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A Message From the Sea. Charles Dickens

"Well, Captain Jorgan," replied the steward, "I couldn′t say for certain where it is now; but when I saw it last,—which was last time we were outward bound,—it was at a very nice lady′s at Wapping, along with a little chest of mine which was detained for a small matter of a bill owing."

The captain, instead of paying that rapt attention to his steward which was rendered by the other three persons present, went to Church again, in respect of the steward′s hat. And a most especially agitated and memorable face the captain produced from it, after a short pause.

"Now, Tom," said the captain, "I spoke to you, when we first came here, respecting your constitutional weakness on the subject of sun-stroke."

"You did, sir."

"Will my slow friend," said the captain, "lend me his arm, or I shall sink right back′ards into this blessed steward′s cookery? Now, Tom," pursued the captain, when the required assistance was given, "on your oath as a steward, didn′t you take that desk to pieces to make a better one of it, and put it together fresh,—or something of the kind?"

"On my oath I did, sir," replied the steward.

"And by the blessing of Heaven, my friends, one and all," cried the captain, radiant with joy,—"of the Heaven that put it into this Tom Pettifer′s head to take so much care of his head against the bright sun,—he lined his hat with the original leaf in Tregarthen′s writing,—and here it is!"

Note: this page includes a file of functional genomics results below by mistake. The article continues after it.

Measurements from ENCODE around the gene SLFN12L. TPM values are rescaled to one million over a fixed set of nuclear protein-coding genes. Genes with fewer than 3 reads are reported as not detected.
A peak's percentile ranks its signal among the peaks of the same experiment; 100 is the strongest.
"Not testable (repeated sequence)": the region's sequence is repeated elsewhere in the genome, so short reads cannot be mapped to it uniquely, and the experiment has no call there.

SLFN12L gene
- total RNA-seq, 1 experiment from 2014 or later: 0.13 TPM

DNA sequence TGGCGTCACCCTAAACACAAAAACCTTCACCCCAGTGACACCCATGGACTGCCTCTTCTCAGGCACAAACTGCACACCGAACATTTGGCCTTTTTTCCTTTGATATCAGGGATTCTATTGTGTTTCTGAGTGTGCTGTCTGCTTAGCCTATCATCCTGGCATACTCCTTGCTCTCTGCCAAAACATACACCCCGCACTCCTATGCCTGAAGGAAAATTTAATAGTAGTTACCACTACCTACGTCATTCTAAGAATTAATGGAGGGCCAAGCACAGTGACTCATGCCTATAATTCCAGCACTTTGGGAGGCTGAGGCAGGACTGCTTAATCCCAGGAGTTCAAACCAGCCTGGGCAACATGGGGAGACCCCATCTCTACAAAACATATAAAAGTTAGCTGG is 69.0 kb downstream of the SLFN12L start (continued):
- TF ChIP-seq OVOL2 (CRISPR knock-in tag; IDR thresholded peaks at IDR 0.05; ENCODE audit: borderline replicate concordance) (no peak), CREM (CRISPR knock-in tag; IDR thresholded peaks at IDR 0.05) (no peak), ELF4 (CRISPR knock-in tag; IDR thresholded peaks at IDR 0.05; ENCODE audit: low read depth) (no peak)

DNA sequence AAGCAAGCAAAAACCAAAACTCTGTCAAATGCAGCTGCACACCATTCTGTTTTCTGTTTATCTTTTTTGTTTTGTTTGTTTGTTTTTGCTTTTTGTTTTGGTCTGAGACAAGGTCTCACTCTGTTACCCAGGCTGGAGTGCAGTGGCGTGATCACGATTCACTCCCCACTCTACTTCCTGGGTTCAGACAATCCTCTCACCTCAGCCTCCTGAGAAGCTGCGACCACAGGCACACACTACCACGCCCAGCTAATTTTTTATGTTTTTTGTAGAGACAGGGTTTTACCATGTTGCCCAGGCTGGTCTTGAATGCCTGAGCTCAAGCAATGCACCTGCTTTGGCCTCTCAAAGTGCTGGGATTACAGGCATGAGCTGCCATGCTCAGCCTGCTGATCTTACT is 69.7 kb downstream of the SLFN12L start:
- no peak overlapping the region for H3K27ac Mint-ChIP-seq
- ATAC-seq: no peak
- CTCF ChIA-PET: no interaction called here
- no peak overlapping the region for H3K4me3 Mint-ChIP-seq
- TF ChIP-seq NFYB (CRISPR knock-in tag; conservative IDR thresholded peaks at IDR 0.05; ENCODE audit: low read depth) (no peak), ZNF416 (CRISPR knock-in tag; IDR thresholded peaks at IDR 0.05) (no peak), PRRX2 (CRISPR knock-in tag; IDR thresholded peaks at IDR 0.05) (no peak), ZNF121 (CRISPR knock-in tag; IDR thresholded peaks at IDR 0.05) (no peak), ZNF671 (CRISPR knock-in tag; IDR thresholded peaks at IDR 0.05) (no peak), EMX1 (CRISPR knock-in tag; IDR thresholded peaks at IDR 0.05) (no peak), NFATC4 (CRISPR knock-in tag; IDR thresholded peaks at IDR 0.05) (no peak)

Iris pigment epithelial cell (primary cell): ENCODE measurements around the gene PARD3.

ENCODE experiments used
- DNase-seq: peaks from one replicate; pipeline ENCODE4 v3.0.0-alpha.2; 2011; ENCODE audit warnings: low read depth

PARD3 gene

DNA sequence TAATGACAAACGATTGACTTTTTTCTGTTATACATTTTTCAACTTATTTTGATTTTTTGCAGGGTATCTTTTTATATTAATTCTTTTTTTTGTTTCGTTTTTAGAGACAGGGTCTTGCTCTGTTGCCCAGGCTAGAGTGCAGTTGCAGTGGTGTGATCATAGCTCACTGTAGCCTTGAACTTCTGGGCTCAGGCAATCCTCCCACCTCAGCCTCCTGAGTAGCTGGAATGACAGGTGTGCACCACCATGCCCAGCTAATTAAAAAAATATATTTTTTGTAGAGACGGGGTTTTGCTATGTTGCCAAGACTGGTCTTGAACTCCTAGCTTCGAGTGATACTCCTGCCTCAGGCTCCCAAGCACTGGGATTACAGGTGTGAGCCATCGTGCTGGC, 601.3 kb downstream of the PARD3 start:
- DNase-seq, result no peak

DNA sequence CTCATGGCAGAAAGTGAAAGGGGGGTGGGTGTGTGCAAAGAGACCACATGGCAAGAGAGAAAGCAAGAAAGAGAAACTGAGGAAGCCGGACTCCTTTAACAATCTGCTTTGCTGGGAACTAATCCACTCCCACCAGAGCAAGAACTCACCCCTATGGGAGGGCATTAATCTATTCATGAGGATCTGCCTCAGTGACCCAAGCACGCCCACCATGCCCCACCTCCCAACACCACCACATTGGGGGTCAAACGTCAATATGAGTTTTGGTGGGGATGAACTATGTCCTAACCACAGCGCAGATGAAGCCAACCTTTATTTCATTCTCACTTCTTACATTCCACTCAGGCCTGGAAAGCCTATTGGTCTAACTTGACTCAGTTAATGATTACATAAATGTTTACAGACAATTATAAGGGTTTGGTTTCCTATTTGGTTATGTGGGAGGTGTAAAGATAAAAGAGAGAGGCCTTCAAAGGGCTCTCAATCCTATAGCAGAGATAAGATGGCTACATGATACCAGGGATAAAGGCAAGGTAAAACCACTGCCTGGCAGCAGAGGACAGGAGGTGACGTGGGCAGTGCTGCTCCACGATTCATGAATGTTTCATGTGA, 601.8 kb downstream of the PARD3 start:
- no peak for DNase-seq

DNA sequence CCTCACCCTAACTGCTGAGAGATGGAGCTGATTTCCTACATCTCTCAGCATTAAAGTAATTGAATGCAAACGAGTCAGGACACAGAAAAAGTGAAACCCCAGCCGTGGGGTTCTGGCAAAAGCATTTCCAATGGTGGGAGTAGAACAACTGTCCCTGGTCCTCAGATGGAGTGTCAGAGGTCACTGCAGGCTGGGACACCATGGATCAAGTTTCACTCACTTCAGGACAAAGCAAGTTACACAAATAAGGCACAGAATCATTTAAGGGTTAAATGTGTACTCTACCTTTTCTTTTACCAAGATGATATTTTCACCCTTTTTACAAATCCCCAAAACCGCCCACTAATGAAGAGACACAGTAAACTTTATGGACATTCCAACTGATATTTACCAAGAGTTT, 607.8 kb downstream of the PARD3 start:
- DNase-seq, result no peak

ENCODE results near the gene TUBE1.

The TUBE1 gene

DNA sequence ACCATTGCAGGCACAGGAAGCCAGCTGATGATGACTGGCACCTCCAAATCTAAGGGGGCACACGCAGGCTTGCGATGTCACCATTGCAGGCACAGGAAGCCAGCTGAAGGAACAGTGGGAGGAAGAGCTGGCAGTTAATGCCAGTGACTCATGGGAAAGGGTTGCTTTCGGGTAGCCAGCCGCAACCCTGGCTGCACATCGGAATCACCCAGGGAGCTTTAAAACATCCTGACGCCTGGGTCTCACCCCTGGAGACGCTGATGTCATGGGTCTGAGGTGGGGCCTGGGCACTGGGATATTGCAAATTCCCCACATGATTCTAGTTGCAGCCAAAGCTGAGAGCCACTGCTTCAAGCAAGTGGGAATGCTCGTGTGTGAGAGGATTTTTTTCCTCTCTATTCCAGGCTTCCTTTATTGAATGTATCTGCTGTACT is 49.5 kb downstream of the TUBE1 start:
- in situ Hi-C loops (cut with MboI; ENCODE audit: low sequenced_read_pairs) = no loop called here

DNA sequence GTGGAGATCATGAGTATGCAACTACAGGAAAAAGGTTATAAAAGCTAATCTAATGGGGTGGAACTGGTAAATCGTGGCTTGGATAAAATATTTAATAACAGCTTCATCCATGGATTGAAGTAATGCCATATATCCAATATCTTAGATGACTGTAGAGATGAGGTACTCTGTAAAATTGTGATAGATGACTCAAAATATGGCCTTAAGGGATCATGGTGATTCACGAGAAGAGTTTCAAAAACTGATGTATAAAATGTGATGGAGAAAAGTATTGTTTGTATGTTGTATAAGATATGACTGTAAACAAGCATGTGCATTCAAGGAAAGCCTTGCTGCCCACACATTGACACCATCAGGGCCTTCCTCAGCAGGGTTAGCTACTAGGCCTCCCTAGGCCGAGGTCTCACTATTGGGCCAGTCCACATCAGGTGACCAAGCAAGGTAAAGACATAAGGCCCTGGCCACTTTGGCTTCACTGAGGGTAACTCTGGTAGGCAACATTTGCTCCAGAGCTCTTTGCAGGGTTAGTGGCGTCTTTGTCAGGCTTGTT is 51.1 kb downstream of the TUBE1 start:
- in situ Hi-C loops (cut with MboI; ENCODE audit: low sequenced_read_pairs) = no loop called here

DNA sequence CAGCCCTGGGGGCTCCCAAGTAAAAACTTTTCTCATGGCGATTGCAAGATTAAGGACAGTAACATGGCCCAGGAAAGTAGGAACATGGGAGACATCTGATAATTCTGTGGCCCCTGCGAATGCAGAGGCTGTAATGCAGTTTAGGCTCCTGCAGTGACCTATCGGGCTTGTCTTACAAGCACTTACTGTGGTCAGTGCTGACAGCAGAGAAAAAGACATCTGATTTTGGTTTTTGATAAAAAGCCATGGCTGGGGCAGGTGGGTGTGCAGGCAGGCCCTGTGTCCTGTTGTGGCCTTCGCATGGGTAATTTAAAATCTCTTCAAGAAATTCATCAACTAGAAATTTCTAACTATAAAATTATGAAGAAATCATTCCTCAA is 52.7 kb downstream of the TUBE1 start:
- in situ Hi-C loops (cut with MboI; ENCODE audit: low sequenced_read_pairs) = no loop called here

With that the captain, to the utter destruction of Mr. Pettifer′s favourite hat, produced the book-leaf, very much worn, but still legible, and gave both his legs such tremendous slaps that they were heard far off in the bay, and never accounted for.

"A quarter past five p.m.," said the captain, pulling out his watch, "and that′s thirty-three hours and a quarter in all, and a pritty run!"

How they were all overpowered with delight and triumph; how the money was restored, then and there, to Tregarthen; how Tregarthen, then and there, gave it all to his daughter; how the captain undertook to go to Dringworth Brothers and re-establish the reputation of their forgotten old clerk; how Kitty came in, and was nearly torn to pieces, and the marriage was reappointed, needs not to be told. Nor how she and the young fisherman went home to the post-office to prepare the way for the captain′s coming, by declaring him to be the mightiest of men, who had made all their fortunes,—and then dutifully withdrew together, in order that he might have the domestic coast entirely to himself. How he availed himself of it is all that remains to tell.

Deeply delighted with his trust, and putting his heart into it, he raised the latch of the post-office parlour where Mrs. Raybrock and the young widow sat, and said,—

"May I come in?"

"Sure you may, Captain Jorgan!" replied the old lady. "And good reason you have to be free of the house, though you have not been too well used in it by some who ought to have known better. I ask your pardon."

"No you don′t, ma′am," said the captain, "for I won′t let you. Wa′al, to be sure!"

By this time he had taken a chair on the hearth between them.

"Never felt such an evil spirit in the whole course of my life! There! I tell you! I could a′most have cut my own connection. Like the dealer in my country, away West, who when he had let himself be outdone in a bargain, said to himself, ′Now I tell you what! I′ll never speak to you again.

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